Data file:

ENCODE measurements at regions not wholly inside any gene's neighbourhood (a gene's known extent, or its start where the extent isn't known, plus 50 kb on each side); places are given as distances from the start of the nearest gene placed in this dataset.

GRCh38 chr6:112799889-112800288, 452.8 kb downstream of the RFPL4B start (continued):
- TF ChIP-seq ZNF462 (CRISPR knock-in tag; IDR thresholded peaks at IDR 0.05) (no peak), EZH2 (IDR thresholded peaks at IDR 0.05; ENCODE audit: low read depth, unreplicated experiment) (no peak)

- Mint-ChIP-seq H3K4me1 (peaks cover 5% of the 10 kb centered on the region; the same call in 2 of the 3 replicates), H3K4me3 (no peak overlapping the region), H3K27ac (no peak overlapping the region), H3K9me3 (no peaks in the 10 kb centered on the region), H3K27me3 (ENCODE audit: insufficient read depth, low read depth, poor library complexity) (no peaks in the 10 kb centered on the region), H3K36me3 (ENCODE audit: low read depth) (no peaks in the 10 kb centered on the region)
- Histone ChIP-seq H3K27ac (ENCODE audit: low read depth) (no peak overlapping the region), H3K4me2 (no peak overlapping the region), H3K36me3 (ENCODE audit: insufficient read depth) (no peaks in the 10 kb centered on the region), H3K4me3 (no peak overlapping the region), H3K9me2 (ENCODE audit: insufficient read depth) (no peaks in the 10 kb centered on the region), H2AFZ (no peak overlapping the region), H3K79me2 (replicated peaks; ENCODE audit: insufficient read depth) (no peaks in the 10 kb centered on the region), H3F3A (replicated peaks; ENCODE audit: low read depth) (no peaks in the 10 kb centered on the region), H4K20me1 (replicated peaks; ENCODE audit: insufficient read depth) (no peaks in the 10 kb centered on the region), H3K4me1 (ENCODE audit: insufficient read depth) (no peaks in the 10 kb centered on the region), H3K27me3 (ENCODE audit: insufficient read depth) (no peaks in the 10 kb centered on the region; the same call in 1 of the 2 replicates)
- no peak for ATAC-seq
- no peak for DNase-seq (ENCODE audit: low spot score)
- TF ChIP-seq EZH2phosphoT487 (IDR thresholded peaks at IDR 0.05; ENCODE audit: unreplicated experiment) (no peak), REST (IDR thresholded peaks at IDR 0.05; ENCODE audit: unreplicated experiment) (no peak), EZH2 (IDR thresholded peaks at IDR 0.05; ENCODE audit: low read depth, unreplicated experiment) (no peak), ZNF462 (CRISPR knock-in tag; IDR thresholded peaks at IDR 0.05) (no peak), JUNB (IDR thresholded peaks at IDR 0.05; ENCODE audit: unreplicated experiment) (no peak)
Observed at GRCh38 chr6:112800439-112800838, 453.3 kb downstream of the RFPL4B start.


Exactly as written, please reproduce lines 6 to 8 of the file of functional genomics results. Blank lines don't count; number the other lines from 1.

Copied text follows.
- no peak for ATAC-seq
- no peak for DNase-seq (ENCODE audit: low spot score)
- TF ChIP-seq EZH2phosphoT487 (IDR thresholded peaks at IDR 0.05; ENCODE audit: unreplicated experiment) (no peak), REST (IDR thresholded peaks at IDR 0.05; ENCODE audit: unreplicated experiment) (no peak), EZH2 (IDR thresholded peaks at IDR 0.05; ENCODE audit: low read depth, unreplicated experiment) (no peak), ZNF462 (CRISPR knock-in tag; IDR thresholded peaks at IDR 0.05) (no peak), JUNB (IDR thresholded peaks at IDR 0.05; ENCODE audit: unreplicated experiment) (no peak)